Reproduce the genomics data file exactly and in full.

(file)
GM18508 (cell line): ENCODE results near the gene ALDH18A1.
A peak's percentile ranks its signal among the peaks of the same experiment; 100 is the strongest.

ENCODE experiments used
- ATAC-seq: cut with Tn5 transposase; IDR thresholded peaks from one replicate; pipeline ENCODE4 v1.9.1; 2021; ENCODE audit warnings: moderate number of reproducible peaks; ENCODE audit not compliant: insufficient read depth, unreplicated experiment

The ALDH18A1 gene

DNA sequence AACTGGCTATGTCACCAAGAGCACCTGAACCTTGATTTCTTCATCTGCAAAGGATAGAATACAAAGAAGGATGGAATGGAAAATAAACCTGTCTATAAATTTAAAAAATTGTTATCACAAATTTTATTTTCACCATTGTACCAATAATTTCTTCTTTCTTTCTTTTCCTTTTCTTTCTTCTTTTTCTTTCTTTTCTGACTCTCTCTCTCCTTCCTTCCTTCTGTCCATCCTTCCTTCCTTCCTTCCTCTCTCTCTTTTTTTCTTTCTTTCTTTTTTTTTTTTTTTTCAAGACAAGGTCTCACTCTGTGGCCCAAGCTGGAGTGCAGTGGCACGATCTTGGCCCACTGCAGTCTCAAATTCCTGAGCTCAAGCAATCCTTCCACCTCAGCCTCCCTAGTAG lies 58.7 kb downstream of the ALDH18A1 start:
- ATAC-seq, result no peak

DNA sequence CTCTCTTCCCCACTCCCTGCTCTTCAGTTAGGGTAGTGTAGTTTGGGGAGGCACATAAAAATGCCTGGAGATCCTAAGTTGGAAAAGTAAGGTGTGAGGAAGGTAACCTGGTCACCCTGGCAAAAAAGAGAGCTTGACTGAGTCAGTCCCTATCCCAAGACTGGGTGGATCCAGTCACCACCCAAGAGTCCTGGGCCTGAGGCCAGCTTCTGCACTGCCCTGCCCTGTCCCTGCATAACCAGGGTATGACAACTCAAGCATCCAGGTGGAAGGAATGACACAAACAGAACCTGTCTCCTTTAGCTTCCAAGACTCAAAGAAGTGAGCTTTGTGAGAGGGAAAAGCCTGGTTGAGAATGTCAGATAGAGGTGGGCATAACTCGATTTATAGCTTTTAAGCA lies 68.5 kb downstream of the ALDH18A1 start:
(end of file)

GM18508 (cell line): ENCODE results near the gene ALDH18A1.
A peak's percentile ranks its signal among the peaks of the same experiment; 100 is the strongest.

ENCODE experiments used
- ATAC-seq: cut with Tn5 transposase; IDR thresholded peaks from one replicate; pipeline ENCODE4 v1.9.1; 2021; ENCODE audit warnings: moderate number of reproducible peaks; ENCODE audit not compliant: insufficient read depth, unreplicated experiment

The ALDH18A1 gene

DNA sequence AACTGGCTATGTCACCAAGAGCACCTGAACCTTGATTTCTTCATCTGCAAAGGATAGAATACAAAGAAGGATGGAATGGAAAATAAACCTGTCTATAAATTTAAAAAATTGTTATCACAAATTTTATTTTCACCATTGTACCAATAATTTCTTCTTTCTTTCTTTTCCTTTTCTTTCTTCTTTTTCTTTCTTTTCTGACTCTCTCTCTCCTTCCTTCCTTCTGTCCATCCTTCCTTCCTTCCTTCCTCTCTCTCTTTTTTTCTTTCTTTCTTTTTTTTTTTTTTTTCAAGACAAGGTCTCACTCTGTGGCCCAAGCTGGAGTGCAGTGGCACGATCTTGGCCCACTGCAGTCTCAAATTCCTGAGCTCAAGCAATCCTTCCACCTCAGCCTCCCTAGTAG lies 58.7 kb downstream of the ALDH18A1 start:
- ATAC-seq, result no peak

DNA sequence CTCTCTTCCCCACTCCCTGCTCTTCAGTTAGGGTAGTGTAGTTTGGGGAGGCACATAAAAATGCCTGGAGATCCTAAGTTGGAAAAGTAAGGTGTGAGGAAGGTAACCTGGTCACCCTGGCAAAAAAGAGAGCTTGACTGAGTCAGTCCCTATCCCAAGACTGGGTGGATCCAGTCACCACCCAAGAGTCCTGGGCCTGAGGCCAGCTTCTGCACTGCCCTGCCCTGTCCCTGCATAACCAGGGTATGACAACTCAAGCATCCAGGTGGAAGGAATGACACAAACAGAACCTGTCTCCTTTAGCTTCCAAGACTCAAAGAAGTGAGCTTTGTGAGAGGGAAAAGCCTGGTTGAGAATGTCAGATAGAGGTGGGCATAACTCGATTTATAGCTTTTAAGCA lies 68.5 kb downstream of the ALDH18A1 start: